Fires, volcanoes, floods, bombs, droughts, (and monsters). We can easily understand their effect on the built and natural landscape because they happen so suddenly. The Harvard Map Collection invites you to see 350 years of maps that visualize the sudden devastation of disaster, from the London Fire of 1666 through the bombing of Hiroshima to the cities we see destroyed in our movies. Through these maps, we can see how our modern spaces define what counts as disaster and how disasters continue to shape the spaces around us.
Reception for "Where Disaster Strikes" hosted by the Boston Map Society
December 14, 2016, 5:30-7:30 p.m., Map Gallery Hall, Pusey Library
To mark the opening of our next exhibition, David Weimer, the curator of “Where Disaster Strikes: Modern Space and the Visualization of Destruction,” will give a brief talk about what we can learn about the relationship between the definitions of “space” and “disaster” by looking at maps. Hosted by the Boston Map Society, the reception, with food and drinks, begins at 5:30 p.m. in Map Gallery Hall. The talk will be in Lamont B-30. Open to all, but RSVP: 617-495-2417 or to email@example.com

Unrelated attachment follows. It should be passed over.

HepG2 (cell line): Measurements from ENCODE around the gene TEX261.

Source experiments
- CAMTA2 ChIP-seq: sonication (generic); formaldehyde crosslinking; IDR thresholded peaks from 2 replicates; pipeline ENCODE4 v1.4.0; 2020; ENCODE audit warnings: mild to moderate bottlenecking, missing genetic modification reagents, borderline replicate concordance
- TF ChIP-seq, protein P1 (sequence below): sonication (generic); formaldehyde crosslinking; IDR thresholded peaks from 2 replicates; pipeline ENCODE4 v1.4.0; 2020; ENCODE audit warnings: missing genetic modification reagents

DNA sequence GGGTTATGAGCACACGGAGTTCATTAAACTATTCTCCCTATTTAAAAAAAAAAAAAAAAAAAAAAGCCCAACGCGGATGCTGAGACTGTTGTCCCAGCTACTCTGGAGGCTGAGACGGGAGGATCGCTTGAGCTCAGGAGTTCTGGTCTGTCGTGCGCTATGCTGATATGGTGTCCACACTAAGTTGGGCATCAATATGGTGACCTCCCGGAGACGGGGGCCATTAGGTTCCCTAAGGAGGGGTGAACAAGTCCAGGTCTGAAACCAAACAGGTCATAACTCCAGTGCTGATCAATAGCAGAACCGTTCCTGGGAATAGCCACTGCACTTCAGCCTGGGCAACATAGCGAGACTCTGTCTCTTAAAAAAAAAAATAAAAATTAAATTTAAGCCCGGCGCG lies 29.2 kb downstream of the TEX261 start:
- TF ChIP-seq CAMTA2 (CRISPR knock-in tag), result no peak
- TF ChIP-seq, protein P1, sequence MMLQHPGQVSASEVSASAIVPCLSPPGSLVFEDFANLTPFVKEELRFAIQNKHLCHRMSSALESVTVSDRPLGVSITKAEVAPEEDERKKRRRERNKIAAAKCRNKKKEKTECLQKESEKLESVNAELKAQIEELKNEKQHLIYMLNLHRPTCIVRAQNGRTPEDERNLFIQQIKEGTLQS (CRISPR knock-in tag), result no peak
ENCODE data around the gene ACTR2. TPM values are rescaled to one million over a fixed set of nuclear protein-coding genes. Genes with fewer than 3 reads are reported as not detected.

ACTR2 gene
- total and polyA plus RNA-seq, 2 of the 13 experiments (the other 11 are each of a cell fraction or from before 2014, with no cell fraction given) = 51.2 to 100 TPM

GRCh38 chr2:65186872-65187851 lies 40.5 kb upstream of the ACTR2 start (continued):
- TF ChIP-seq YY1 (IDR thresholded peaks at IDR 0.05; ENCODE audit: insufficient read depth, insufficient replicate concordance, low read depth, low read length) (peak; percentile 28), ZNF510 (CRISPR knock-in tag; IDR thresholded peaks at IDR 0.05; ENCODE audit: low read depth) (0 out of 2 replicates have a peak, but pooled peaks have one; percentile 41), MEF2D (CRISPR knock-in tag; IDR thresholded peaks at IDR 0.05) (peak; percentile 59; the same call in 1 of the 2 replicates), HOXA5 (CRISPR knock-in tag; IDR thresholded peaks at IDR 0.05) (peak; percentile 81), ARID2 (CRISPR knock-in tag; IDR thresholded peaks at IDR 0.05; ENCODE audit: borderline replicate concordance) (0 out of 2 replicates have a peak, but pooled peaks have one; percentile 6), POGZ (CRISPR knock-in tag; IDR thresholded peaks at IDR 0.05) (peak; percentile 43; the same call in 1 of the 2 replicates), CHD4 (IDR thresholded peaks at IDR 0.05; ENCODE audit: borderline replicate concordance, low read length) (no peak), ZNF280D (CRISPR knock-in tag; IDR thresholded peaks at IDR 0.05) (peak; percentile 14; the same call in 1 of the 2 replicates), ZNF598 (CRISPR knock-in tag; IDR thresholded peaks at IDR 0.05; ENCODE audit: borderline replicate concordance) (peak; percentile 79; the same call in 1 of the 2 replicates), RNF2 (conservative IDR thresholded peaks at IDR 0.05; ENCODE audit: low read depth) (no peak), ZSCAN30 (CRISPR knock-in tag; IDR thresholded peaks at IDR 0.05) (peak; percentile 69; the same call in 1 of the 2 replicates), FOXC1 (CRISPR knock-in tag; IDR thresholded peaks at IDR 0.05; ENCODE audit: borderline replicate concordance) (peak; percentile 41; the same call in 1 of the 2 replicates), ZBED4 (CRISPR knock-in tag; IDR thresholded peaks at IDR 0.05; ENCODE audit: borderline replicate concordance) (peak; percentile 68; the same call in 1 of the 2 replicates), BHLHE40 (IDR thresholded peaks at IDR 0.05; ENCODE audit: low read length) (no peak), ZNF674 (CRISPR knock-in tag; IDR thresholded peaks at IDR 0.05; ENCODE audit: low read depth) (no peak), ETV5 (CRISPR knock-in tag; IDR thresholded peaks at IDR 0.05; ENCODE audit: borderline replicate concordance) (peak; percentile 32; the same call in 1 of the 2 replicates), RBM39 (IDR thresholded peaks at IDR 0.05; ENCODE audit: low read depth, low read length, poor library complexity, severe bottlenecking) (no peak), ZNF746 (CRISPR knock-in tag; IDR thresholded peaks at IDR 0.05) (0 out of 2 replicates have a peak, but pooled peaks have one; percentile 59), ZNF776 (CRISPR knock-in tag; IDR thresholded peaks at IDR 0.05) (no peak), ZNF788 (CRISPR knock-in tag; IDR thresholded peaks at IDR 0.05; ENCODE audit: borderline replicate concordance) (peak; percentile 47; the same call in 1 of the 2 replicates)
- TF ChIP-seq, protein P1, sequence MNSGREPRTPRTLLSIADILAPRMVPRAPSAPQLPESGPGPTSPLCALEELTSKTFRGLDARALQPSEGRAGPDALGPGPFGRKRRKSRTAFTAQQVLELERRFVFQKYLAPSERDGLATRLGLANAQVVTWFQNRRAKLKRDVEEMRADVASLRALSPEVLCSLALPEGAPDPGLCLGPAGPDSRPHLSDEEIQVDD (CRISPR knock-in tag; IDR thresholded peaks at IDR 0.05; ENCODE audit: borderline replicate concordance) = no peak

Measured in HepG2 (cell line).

November 17, 2016 - February 2017
‘Sublime and Manifest’: The American Romanticism of John James Audubon
Curated by Houghton Library Undergraduate Fellow Jess Clay ‘17
Open Fridays at 2:00 PM and by appointment, Houghton_library@harvard.edu
Keats Room, Houghton Library
March 21, 2016 – January 31, 2017
The Bull Moose and the China Cabinet: Theodore Roosevelt, the Progressive Party, and the Women’s Suffrage Movement
Following the Republican Party’s nomination of incumbent William Howard Taft for president in 1912, supporters of Theodore Roosevelt’s candidacy formed the Progressive Party, which centered upon returning power to the people and creating a more equitable country by the right treatment of its citizens. For nearly 100 years, women had been fighting for equal rights on every front—education; labor; and intellectual, moral, legal, and human rights. Roosevelt’s Progressive Party placed women’s suffrage in its official platform. It was the first major political party to do so. This exhibition examines Roosevelt’s evolving position on women’s suffrage, and includes a page from his Harvard senior paper on women’s rights, correspondence, contemporary newspaper accounts and political cartoons, and artifacts documenting the role and influence of the women in Roosevelt’s life.